Increase in car insurance payments catches recently widowed consumer off guard
February 22, 2016 12:00 AM
Robert Balas, 81, of Butler, thought he was doing the right thing last year when his wife passed away. He called his auto insurance company, believing his rate would go down because there was only one driver on the policy. He was shocked to discover the company actually raised his rate for coverage.
By Tim Grant / Pittsburgh Post-Gazette
After his wife of nearly 47 years passed away in March 2015, Robert Balas thought he was doing the right thing when he called his automobile insurance carrier to let them know.
The 81-year-old Butler resident thought his insurance payments would drop since there would only be one driver on the policy.
Instead, he was unpleasantly surprised when his annual AAA insurance bill almost immediately jumped — from $1,166 to $1,258.
“I called the company to find out why they jacked up my car insurance rate, and the lady I talked to said, ‘Now that you’re a widower, you might go out bar-hopping and partying.’ I told her I’m 81 years old and I’m not about to go chasing women and living wild.”
Mr. Balas purchased the policy through Santa Ana, Calif.-based Interinsurance Exchange of the Automobile Club. Company representatives did not respond to interview requests.
In September, Pennsylvania Insurance commissioner Teresa Miller issued a statement announcing she would not approve auto insurance rate filings that contain the so-called ”widow’s penalty,” under which a widow or widower is charged a higher rate solely based on the change in his or her marital status.
“Gov. [Tom] Wolf and I remain committed to protecting consumers in Pennsylvania,” Ms. Miller said at that time. ”Raising auto premiums in this situation is unfair, and if the insurer cannot provide statistical support for including widows and widowers in the higher single rate category, I will not approve the rate change, and require the insurer to continue to use the lower rate.”
Ms. Miller stated that her policy only applied to rate reviews going forward, and not to any previously approved filing that uses this type of rate calculation. Some companies have used a rating based on marital status.
But she encouraged consumers experiencing this type of rate increase to consider switching insurance carriers.
A spokesman for the Pennsylvania Insurance Department couldn’t specifically address Mr. Balas’ case, but he suggested that the widower and others in the state who have experienced such problems contact the state Consumer Services Bureau in Harrisburg. Investigators can look into exactly why their auto rates were increased.
“Without more knowledge, I can’t say why his rate was raised,” Ron Ruman said. ”I don’t know the circumstances. His wife could have had a spotless driving record and he had three accidents. There are circumstances where a company can say an individual represents a greater risk than the couple did.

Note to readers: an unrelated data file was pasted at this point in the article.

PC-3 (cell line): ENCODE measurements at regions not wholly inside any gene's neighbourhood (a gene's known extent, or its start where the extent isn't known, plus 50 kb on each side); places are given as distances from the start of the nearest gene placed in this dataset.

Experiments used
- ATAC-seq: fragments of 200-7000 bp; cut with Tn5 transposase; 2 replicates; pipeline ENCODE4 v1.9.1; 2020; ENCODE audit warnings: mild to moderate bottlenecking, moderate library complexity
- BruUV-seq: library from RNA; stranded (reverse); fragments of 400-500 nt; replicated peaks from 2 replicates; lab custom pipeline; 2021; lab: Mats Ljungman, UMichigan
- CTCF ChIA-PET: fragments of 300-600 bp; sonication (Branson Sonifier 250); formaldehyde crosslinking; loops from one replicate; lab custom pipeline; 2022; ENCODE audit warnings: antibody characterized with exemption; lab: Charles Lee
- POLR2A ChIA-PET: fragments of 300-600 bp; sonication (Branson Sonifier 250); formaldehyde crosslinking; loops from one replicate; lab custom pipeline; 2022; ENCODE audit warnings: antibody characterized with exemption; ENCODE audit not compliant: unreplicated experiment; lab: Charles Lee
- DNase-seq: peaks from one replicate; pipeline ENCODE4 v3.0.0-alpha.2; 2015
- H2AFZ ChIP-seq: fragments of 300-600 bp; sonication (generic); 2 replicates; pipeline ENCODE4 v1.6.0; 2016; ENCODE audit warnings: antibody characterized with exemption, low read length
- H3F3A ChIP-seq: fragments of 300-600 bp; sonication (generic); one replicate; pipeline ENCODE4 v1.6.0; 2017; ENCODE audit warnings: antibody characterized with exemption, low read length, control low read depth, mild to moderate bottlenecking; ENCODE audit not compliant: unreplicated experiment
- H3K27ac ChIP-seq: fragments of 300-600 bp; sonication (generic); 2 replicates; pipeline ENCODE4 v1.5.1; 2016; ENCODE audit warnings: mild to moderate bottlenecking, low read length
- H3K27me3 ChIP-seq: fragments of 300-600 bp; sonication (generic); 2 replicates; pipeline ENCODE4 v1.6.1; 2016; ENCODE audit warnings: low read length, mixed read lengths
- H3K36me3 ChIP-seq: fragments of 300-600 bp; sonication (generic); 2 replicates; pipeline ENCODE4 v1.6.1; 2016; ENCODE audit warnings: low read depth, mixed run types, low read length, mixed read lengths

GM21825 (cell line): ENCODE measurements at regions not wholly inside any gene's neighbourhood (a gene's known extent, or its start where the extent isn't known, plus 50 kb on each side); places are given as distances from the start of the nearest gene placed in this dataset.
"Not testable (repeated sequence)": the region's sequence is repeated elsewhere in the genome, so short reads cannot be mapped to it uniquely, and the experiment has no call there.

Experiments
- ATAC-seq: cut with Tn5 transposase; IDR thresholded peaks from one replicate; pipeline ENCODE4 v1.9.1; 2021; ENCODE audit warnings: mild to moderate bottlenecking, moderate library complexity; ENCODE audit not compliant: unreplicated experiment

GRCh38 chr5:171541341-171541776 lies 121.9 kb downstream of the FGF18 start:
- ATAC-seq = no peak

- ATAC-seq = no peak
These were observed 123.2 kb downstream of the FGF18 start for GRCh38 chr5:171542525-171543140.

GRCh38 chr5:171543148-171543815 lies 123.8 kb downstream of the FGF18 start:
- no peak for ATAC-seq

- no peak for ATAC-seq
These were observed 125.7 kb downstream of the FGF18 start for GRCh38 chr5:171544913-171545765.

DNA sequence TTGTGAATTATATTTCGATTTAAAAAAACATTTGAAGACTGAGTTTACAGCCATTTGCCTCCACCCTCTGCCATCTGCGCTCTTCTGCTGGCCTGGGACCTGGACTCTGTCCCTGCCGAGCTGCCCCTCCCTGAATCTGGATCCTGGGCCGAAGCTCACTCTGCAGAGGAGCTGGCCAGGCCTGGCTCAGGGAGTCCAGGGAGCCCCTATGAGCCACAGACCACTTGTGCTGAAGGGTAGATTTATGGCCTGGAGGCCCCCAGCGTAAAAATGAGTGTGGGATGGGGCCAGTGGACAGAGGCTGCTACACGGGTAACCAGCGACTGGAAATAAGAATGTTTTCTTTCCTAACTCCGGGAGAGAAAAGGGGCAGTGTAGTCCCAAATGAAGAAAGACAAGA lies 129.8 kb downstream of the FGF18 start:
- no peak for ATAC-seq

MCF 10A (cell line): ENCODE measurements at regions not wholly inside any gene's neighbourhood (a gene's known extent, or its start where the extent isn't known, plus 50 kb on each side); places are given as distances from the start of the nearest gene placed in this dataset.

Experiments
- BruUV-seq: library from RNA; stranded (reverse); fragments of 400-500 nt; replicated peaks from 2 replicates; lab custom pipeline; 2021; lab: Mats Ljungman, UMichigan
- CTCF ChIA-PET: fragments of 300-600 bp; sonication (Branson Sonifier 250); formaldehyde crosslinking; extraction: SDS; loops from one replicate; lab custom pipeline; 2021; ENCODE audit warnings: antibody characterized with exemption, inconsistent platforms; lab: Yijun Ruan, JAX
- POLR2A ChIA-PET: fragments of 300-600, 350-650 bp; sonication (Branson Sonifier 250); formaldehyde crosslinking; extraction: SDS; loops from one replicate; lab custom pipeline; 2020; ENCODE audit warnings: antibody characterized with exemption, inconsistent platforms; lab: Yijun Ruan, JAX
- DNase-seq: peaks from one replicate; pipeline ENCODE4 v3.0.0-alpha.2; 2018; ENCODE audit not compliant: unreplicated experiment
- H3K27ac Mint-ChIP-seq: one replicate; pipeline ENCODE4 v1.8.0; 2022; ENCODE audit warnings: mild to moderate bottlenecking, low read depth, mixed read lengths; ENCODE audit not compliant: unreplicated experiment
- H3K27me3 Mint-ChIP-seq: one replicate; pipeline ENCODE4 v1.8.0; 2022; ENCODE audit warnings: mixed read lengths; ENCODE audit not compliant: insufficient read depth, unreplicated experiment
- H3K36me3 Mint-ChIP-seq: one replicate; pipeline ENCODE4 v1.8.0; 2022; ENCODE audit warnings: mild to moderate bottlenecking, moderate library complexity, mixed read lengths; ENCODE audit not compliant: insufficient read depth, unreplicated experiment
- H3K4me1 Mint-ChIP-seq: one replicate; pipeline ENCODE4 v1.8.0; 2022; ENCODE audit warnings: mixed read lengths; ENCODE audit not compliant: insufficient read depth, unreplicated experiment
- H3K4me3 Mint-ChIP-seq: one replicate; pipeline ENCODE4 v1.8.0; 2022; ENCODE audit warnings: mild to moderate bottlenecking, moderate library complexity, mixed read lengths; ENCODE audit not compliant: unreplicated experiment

“If [the insurance company] can show statistical evidence the survivor is a greater risk, the rate can go up,” he said. “But if they raised his rate purely based on him being a widower, it would be inconsistent with this state’s policy.”
Mr. Balas said his car, truck, residence and vacation home have been covered under the AAA policy for at least 10 years. Neither he nor his wife has ever filed an auto accident claim with AAA, he said.
He said he worked for General Motors’ Oldsmobile division for 32 years as a district service manager visiting dealerships from West Virginia to Lock Haven, Clinton County and in all those years never had an accident.
“I tried to explain to these people that I never had no problems,” he said. ”I never had any accidents. I shouldn’t have even bothered to tell them she died. The policy would have stayed the same. But I was doing the right thing.”
The Washington, D.C.-based Consumer Federation of America found in an August 2015 study that most major auto insurers vary their prices depending on marital status, and when a husband dies, the surviving widow usually sees a rate hike.
In the 10 cities studied, four of six major insurers — Geico, Farmers, Progressive and Liberty — raised rates on state-mandated liability coverage for widows by an average of 20 percent. The fifth insurer, Nationwide, sometimes raised rates for widowers. The sixth insurer, State Farm did not vary the rates it charged because of marital status.
The study did not compare similar rate increases for men who lost a spouse or single men in general.
To contact the state Consumer Services Bureau in Harrisburg with questions about rate hikes, call 1-877-881-6388.
Tim Grant: email@example.com or 412-263-1591.
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